More books on architecture

I previously wrote about some textbooks about software architecture. I have have since received three more books.

The first, Software Architecture: Foundations, Theory, and Practice, I disregarded fairly quickly. I think it is too verbose (712 pages!). I could not find the brevity and clarity I think a good textbook should have to should support understanding instead of overwhelming the reader with facts.

I have not had the time to read through The Art of Software Architecture: Design Methods and Techniques yet, it arrived today in the mail.

Software Architecture and Design Illuminated
covers a number of different types or styles of architectures, and does so in a manner familiar to the students at SE & M (i.e. in UML models and in Java code examples). It takes a completely different approach to quality attributes compared to Software Architecture in Practice (SAiP), it is structured according to different architectural designs and explains what they are good and bad at. So rather by learning by reason about concepts if focuses on learning by examples. This means that the coverage of quality attributes and tactics is not as comprehensive as in SAiP, for example attributes and tactics related to embedded systems are lacking in comparison since there are few examples of those in the book.
However since the course presently is structured according to theory and not examples of different types of architectures it would require more update of the course compared to the other texts.
The book also has some on-line material for instructors which I have not yet been evaluated.
Summary: Good book which I think presently is the best undergraduate book out there. I like the example-based approach, but it might just be appealing to me because of the fresh approach to an already familiar subject.

On variants...

During my research I gained some inside information into how various automotive manufacturers work. One very interesting observation is to see how different companies approach variants.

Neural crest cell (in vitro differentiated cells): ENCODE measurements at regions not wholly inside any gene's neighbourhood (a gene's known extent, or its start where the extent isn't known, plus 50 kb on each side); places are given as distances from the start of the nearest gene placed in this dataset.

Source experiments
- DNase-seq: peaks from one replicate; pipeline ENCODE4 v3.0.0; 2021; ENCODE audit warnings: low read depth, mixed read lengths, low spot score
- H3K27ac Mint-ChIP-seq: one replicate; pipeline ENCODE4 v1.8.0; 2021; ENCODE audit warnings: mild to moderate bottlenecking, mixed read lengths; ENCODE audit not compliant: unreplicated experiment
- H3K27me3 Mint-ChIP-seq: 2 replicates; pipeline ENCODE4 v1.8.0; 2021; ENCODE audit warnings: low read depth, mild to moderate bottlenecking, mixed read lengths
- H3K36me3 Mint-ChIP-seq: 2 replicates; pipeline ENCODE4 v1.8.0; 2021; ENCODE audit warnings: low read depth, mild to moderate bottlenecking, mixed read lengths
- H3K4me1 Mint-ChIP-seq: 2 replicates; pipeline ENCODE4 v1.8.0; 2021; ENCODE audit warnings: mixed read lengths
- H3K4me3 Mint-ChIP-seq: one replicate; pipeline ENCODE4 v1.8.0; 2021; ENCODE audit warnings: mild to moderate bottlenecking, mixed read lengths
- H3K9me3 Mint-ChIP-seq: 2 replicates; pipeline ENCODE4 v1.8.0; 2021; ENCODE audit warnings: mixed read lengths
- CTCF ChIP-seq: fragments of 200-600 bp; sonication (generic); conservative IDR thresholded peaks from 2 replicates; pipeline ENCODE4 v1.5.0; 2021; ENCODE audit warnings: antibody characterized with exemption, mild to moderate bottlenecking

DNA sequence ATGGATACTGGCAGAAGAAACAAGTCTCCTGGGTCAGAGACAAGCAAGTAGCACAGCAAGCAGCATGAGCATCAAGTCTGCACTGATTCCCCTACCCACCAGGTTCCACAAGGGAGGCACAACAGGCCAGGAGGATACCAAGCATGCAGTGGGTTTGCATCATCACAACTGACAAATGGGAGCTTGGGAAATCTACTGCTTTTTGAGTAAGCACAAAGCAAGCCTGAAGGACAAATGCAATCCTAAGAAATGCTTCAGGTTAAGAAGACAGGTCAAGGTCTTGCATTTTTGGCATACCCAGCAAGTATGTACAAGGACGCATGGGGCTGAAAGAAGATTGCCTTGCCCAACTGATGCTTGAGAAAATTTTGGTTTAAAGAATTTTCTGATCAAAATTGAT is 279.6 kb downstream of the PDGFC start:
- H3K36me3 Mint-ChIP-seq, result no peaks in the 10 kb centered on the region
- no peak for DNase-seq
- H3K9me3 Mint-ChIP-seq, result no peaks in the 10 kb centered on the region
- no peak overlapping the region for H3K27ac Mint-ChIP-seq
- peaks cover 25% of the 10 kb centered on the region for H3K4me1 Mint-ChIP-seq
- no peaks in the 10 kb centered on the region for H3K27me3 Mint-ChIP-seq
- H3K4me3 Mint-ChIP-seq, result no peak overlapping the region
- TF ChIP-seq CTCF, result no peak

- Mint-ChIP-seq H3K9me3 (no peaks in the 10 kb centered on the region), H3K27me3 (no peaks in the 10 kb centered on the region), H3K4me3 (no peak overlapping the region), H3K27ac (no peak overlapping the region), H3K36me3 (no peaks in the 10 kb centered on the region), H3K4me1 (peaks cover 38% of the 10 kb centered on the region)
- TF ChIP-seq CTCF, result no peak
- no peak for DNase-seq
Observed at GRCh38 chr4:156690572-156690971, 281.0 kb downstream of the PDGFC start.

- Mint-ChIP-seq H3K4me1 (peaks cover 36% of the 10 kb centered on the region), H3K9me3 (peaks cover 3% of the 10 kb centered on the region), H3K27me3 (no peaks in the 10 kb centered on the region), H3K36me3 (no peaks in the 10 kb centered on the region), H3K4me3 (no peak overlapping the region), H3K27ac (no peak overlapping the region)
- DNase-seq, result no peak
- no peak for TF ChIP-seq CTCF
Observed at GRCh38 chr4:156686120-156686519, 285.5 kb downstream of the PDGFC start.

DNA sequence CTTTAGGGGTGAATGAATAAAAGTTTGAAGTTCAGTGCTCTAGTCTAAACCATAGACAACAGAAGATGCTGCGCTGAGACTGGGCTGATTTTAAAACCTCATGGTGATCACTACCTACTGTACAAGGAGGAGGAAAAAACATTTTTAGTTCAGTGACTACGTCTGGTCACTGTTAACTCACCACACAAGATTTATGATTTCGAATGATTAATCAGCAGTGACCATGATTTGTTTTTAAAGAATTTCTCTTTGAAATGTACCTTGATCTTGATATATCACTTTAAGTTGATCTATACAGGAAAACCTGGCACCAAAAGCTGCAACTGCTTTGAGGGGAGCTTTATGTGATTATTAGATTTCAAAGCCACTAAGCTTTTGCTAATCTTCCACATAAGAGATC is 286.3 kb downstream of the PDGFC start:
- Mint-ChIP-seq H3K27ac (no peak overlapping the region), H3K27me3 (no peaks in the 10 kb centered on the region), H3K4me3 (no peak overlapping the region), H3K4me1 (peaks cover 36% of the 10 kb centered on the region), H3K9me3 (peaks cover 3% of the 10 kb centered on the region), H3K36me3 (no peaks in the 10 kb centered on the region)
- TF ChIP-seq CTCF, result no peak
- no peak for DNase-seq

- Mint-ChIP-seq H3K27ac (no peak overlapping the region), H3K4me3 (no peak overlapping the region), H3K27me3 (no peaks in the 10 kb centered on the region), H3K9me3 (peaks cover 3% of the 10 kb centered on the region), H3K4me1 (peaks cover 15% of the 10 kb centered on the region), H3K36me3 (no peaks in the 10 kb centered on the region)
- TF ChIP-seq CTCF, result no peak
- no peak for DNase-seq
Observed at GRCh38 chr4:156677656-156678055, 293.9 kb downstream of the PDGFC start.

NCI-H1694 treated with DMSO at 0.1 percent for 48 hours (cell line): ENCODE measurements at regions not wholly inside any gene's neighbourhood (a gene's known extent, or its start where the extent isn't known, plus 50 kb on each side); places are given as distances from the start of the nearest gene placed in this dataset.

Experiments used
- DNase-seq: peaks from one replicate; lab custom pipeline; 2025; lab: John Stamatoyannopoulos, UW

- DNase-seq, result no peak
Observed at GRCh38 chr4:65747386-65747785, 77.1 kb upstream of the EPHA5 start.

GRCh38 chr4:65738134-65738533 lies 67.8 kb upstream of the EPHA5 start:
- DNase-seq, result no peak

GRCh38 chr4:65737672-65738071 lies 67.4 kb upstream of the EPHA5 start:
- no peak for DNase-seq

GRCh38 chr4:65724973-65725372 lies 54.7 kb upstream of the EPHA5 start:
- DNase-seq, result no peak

I know of two high-end companies having as a general architectural strategy not to have variants of systems or ECUs. Note that the electrical system as a whole may me different due to e.g. feature content, but if the system has a body control module there only exist one variant of that module both in development and manufacturing. To my understanding they are only using the optional variant in F. Bachmann and L. Bass, "Managing variability in software architectures," SIGSOFT Software Engineering Notes, vol. 26, 2001, pp. 126-132, and not any of the other types.

Personally I think that this is very beneficial for a company, both from an engineering and from a manufacturing perspective, even if it seems wasteful not to cost-optimise an ECU.

But this strategy is probably not for everyone. There are some common characteristics between these two companies:
  • The are both high-end brands and have customers that can afford to buy the best.
  • They are not mass producers, only in the order of 100k vehicles per year. This means that development costs are not negligible to article cost, even if they are smaller.
  • Tailoring to the customer needs is an important business strategy.
  • The have unusually high ROI compared to the average for the automotive industry. Being successful is another way of describing it.